Now the Democrats of the Senate Judiciary committee allege the most appalling crimes against Attorney General Barr to his face, in a forum supposedly devoted to congressional oversight as traditionally understood, and the media only show where such outlandish ideas come from by congratulating them for it, implicitly if not explicitly.

And, of course, even worse things continue to be said about the man who appointed him, whose toady Mr Barr is reckoned to be merely because he repeats Mr Mueller’s conclusion that the president is not guilty of the “collusion” with Russia that the media have been alleging against him for over two years. Of course the media, touched upon the point of honor as to their own truthfulness, will be duly grateful for their Democratic creatures who so vehemently defend them, even at the cost of looking like idiots – even as idiotic idiots as Senator Mazie Hirono (D-HI) who yesterday accused the attorney general of lying to Congress on the basis of nothing more substantial than a mendacious headline in The Washington Post.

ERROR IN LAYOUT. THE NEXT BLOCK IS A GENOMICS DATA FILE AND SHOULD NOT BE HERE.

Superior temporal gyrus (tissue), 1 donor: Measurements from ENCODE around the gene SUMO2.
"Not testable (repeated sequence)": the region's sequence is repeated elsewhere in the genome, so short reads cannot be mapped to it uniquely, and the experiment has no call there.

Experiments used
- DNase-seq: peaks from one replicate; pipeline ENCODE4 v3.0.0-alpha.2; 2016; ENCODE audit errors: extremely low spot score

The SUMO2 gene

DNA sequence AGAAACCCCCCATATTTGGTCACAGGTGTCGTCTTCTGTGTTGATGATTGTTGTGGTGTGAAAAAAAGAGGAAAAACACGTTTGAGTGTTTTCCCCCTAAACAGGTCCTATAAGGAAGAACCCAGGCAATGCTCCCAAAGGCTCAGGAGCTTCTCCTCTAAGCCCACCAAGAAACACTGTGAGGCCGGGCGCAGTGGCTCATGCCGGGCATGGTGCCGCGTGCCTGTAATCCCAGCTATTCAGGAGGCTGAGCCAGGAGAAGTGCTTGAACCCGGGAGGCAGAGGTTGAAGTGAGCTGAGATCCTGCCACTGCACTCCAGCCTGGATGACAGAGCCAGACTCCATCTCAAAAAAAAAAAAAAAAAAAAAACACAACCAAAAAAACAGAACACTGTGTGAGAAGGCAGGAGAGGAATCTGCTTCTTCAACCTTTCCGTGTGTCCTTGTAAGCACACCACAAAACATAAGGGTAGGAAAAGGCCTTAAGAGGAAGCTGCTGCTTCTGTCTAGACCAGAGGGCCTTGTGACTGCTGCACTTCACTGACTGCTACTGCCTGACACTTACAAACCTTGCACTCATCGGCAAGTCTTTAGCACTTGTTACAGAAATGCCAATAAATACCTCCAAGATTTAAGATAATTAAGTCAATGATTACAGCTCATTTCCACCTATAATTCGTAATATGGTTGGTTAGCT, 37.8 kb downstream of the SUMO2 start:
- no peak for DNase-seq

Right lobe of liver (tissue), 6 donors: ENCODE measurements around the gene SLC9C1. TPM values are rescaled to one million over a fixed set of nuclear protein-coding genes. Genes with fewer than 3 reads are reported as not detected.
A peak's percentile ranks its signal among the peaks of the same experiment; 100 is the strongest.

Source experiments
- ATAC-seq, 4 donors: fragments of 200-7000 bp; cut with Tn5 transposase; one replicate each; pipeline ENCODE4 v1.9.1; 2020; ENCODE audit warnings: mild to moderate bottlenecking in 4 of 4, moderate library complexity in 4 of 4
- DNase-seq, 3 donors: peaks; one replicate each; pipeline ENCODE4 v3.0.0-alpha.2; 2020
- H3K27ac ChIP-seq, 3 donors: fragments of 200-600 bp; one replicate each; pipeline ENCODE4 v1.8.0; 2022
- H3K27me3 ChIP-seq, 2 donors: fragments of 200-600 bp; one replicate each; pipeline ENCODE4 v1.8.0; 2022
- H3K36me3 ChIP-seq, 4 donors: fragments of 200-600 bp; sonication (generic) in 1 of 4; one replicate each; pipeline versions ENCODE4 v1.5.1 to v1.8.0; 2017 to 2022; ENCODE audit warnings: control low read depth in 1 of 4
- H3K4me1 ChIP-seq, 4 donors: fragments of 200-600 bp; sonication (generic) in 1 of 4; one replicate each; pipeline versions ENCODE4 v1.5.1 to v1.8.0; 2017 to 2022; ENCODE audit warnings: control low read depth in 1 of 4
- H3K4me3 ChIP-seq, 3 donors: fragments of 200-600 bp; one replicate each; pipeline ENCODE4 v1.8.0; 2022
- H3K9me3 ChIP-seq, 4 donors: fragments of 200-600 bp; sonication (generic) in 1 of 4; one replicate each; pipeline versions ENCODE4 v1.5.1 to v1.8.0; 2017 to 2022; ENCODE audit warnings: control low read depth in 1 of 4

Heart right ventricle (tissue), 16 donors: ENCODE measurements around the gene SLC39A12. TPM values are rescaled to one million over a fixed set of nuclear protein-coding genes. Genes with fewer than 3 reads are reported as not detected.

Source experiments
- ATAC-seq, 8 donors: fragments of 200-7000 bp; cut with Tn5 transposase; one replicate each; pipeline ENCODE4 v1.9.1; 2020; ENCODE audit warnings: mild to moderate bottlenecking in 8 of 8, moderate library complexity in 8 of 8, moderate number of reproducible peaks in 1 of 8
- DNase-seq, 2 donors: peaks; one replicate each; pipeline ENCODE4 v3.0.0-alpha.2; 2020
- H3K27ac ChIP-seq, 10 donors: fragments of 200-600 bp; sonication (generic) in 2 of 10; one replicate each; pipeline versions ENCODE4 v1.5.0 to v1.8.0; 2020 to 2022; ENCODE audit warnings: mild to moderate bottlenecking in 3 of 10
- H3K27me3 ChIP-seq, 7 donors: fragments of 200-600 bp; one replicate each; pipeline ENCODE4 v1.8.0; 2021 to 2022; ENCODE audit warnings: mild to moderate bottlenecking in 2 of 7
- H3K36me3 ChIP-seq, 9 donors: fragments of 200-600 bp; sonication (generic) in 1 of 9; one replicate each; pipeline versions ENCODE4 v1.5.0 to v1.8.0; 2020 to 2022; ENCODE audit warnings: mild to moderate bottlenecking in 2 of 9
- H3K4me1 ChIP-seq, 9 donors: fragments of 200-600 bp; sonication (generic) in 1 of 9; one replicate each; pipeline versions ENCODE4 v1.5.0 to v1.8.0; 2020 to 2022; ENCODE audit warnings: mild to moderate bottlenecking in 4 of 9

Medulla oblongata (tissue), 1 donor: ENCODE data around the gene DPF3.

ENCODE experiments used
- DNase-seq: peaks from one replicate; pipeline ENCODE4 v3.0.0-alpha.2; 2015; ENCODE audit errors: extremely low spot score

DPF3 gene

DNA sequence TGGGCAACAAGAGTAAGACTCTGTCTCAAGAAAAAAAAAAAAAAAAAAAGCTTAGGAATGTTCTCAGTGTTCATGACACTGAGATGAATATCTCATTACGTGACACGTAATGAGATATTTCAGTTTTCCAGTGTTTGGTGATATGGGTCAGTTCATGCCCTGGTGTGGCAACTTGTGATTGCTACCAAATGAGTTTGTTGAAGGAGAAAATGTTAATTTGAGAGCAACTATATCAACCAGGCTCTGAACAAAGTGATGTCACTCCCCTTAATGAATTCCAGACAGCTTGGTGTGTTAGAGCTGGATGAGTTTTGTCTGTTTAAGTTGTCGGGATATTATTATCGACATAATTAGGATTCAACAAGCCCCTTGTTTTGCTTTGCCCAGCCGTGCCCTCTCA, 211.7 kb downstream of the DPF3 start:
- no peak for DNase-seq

If any Democrat may be supposed to think for herself and not to outsource her opinions to the media, it surely must be Nancy Pelosi. Mustn’t it? She it is, after all, who (according to the media) is almost single-handedly restraining the zealots of anti-Trumpery in her caucus from the potentially suicidal course of initiating impeachment proceedings against the president in spite of Mr Mueller’s failure to discover any misdemeanors, let alone high crimes, that he has been guilty of. And yet today, Mrs Pelosi took up Senator Hirono’s slander by claiming to believe that “The attorney general of the United States was not telling the truth to the Congress of the United States. That’s a crime.”